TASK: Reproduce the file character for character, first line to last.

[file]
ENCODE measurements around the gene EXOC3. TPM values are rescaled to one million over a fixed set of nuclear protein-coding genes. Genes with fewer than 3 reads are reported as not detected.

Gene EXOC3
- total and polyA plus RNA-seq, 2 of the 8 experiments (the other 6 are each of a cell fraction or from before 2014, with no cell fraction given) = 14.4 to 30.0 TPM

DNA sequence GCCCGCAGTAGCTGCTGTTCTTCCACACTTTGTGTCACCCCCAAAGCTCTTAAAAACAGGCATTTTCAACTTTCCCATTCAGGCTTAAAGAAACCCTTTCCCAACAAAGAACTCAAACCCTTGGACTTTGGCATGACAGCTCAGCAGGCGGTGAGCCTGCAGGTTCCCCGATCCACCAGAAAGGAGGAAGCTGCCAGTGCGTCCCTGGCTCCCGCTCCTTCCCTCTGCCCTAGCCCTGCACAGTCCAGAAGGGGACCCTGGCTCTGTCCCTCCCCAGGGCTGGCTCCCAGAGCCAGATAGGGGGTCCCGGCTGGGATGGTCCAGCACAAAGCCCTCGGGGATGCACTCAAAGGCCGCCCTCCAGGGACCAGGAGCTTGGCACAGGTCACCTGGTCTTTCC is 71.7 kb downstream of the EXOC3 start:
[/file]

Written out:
ENCODE measurements around the gene EXOC3. TPM values are rescaled to one million over a fixed set of nuclear protein-coding genes. Genes with fewer than 3 reads are reported as not detected.

Gene EXOC3
- total and polyA plus RNA-seq, 2 of the 8 experiments (the other 6 are each of a cell fraction or from before 2014, with no cell fraction given) = 14.4 to 30.0 TPM

DNA sequence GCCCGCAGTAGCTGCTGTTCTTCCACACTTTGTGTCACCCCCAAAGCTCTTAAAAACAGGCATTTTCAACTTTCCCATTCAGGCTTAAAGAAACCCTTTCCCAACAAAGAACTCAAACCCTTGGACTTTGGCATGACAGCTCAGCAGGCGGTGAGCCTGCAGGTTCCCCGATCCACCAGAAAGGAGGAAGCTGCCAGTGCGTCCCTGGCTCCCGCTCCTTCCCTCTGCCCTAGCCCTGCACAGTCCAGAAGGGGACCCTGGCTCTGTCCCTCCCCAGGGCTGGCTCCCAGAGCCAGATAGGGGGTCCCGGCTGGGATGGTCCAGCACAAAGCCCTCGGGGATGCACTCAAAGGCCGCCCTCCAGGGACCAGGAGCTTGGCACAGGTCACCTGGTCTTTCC is 71.7 kb downstream of the EXOC3 start: